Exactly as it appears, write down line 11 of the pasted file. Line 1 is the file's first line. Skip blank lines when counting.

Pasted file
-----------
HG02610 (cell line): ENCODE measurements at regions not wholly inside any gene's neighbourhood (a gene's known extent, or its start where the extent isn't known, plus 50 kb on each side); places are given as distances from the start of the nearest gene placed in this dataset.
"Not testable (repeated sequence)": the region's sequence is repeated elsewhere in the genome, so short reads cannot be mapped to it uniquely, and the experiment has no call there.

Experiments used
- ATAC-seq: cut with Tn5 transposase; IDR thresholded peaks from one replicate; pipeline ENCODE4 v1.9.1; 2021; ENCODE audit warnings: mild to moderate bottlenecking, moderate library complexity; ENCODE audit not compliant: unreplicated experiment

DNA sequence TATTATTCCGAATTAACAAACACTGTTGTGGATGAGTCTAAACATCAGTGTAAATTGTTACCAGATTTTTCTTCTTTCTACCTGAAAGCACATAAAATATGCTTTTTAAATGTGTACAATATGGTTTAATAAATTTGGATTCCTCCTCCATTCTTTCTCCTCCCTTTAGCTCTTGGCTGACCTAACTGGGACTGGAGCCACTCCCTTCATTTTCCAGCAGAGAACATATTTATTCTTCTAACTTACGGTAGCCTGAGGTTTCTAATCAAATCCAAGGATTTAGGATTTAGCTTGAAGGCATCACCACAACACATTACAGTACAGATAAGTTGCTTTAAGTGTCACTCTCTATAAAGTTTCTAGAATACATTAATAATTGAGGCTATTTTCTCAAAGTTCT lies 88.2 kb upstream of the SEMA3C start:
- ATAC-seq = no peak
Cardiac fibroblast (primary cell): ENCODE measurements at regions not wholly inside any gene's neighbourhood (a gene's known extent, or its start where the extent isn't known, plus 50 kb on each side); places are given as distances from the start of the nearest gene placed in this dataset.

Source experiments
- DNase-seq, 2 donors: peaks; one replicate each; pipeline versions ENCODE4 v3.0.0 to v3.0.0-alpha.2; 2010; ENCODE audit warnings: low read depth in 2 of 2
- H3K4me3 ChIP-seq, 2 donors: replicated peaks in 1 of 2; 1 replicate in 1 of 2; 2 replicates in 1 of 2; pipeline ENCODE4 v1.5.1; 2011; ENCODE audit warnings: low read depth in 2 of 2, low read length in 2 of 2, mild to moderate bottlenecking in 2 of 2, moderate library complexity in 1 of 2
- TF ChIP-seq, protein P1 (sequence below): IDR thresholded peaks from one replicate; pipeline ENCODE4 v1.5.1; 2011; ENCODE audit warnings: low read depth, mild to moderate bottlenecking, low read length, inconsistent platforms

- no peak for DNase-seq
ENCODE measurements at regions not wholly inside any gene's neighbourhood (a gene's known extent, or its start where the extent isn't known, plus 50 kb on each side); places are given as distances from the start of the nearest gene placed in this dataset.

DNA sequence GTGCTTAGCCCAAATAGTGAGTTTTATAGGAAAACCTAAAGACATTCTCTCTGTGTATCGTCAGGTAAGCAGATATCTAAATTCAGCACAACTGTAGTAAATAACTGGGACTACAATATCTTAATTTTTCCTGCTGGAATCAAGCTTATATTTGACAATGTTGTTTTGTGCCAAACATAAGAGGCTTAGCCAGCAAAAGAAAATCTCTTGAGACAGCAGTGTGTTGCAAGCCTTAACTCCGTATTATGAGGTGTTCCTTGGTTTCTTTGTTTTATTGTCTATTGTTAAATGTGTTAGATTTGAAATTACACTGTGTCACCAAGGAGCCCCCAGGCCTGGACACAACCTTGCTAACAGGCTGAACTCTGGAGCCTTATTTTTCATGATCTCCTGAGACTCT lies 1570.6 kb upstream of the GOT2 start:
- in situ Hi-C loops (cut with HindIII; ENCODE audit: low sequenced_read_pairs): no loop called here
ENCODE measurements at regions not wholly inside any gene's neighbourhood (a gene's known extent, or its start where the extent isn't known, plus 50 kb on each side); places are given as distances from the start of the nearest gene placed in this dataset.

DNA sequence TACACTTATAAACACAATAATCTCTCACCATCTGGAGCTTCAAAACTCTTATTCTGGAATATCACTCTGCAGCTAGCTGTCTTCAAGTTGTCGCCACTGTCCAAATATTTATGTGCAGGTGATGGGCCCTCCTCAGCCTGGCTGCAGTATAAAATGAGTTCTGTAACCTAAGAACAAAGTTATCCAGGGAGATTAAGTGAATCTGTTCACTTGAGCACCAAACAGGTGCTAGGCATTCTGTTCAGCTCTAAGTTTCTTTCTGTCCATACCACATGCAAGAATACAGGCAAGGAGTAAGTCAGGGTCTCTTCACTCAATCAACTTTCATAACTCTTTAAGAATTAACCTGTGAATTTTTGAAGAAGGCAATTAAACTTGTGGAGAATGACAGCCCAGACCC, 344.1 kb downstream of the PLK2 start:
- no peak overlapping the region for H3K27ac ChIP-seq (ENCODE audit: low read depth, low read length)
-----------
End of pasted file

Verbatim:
- TF ChIP-seq, protein P1 (sequence below): IDR thresholded peaks from one replicate; pipeline ENCODE4 v1.5.1; 2011; ENCODE audit warnings: low read depth, mild to moderate bottlenecking, low read length, inconsistent platforms